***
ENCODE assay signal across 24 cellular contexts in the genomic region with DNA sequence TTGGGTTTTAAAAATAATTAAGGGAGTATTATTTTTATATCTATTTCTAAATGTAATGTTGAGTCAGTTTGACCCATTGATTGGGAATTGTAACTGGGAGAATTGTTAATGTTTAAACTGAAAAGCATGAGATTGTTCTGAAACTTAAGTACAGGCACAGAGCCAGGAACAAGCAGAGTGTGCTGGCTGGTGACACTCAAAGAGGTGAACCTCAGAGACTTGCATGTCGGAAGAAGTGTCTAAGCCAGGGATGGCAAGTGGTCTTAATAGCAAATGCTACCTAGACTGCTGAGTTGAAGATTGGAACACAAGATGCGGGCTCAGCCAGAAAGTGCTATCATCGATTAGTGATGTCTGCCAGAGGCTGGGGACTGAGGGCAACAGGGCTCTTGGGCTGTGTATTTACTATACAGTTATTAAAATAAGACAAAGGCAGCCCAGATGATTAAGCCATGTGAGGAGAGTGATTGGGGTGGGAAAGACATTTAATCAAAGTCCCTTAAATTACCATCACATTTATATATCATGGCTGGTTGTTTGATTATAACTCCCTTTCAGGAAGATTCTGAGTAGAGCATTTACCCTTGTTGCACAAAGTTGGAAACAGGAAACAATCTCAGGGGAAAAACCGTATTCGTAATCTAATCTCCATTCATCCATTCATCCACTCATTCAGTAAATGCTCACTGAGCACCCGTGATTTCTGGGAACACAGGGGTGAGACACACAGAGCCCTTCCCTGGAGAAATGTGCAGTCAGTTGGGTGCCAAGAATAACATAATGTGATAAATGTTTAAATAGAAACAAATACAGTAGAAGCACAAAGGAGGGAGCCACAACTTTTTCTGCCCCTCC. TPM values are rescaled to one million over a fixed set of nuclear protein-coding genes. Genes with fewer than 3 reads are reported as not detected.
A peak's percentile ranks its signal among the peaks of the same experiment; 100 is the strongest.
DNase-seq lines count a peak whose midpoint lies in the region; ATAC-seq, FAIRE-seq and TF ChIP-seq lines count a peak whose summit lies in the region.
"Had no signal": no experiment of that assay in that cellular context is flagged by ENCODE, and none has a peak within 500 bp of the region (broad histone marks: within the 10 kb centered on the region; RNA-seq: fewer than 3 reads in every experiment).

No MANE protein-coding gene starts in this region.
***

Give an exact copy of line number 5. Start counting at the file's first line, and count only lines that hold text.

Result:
No MANE protein-coding gene starts in this region.